Racing to the Bottom: Exploring the Deepest Point on Earth

Nice write up at the Atlantic about the X Prize for visiting the Challenger Deep.  The story covers Richard Branson’s Virgin Oceanic, James Cameron’s Deep Challenge Team, and Bruce Jone’s Triton Submarines. Branson‘s, Cameron‘s, and Jone‘s efforts have been covered here at DSN.

Now, more than 50 years later, humans are nearly ready to return to Challenger Deep. This time, though, they’re planning to stay a while, collecting samples, videotaping whatever might be down there, sending out small remotely operated underwater vehicles (ROVs) and then bringing home $10 million. Earlier this year, the X Prize Foundation made that prize money available to the first privately funded submersible to make two visits to Challenger Deep. This money, though, is little more than proof that humans are fascinated with the extreme: climbing Mount Everest, walking on the Moon, searching the floor of the ocean. Ten million dollars will only cover a fraction of the race to the bottom. And it is indeed a race; one with at least three competitors, each close to claiming the prize.

via Racing to the Bottom: Exploring the Deepest Point on Earth – Nicholas Jackson – Technology – The Atlantic.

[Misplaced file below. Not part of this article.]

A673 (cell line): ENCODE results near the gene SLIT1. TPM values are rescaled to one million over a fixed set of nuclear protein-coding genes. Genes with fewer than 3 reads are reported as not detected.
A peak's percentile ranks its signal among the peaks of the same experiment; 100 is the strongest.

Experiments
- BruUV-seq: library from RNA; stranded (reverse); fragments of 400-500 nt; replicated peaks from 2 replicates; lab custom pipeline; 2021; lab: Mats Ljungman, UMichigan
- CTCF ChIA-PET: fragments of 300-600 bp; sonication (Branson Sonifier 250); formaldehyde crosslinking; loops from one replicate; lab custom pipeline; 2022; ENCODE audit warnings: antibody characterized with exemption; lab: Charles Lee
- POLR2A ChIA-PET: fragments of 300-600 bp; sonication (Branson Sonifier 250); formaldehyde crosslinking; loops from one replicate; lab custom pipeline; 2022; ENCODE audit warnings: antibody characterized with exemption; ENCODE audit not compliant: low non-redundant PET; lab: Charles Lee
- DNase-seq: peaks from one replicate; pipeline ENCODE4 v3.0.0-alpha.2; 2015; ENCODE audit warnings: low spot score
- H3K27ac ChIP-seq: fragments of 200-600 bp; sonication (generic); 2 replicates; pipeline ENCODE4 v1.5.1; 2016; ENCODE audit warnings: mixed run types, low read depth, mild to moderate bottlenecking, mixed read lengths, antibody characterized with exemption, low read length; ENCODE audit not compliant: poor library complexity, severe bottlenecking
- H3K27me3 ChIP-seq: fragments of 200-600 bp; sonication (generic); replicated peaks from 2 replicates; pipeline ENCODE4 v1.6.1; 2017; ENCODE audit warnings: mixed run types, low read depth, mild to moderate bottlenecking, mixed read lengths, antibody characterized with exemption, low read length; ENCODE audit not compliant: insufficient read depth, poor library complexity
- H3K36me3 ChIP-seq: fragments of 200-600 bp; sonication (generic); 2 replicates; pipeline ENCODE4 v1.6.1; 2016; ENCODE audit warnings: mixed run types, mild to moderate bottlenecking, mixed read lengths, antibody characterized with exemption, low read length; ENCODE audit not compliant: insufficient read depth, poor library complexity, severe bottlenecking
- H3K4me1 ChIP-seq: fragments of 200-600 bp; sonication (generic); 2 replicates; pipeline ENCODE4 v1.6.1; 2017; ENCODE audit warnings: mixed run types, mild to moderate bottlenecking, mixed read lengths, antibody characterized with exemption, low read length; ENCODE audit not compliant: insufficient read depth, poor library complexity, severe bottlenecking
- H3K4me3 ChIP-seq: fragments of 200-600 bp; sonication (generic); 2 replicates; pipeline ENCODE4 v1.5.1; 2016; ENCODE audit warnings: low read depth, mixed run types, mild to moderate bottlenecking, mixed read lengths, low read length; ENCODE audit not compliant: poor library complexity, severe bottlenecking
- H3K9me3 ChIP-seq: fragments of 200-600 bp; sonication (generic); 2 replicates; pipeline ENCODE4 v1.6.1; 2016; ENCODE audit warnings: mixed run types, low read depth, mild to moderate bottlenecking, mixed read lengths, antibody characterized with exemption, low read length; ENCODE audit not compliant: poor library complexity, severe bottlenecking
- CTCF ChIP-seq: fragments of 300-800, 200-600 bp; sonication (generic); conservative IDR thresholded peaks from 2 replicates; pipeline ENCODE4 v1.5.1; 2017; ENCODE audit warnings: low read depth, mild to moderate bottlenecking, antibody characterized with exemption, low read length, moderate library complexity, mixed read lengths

Dr. M (1606 Posts)

Craig McClain is the Assistant Director of Science for the National Evolutionary Synthesis Center, created to facilitate research to address fundamental questions in evolutionary science. He has conducted deep-sea research for 11 years and published over 40 papers in the area. He has participated in dozens of expeditions taking him to the Antarctic and the most remote regions of the Pacific and Atlantic. Craig’s research focuses mainly on marine systems and particularly the biology of body size, biodiversity, and energy flow. He focuses often on deep-sea systems as a natural test of the consequences of energy limitation on biological systems. He is the author and chief editor of Deep-Sea News, a popular deep-sea themed blog, rated the number one ocean blog on the web and winner of numerous awards. Craig’s popular writing has been featured in Cosmos, Science Illustrated, American Scientist, Wired, Mental Floss, and the Open Lab: The Best Science Writing on the Web.





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